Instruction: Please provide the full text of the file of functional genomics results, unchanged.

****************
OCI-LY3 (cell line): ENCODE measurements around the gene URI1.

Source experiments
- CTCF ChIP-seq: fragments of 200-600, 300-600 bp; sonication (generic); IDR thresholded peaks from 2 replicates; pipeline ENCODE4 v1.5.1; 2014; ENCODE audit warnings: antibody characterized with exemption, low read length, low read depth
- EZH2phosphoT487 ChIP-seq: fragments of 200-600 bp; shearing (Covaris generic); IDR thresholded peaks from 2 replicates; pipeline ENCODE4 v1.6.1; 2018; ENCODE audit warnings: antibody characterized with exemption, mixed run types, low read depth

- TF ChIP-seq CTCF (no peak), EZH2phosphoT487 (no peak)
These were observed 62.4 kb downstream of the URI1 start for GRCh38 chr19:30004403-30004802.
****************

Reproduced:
OCI-LY3 (cell line): ENCODE measurements around the gene URI1.

Source experiments
- CTCF ChIP-seq: fragments of 200-600, 300-600 bp; sonication (generic); IDR thresholded peaks from 2 replicates; pipeline ENCODE4 v1.5.1; 2014; ENCODE audit warnings: antibody characterized with exemption, low read length, low read depth
- EZH2phosphoT487 ChIP-seq: fragments of 200-600 bp; shearing (Covaris generic); IDR thresholded peaks from 2 replicates; pipeline ENCODE4 v1.6.1; 2018; ENCODE audit warnings: antibody characterized with exemption, mixed run types, low read depth

- TF ChIP-seq CTCF (no peak), EZH2phosphoT487 (no peak)
These were observed 62.4 kb downstream of the URI1 start for GRCh38 chr19:30004403-30004802.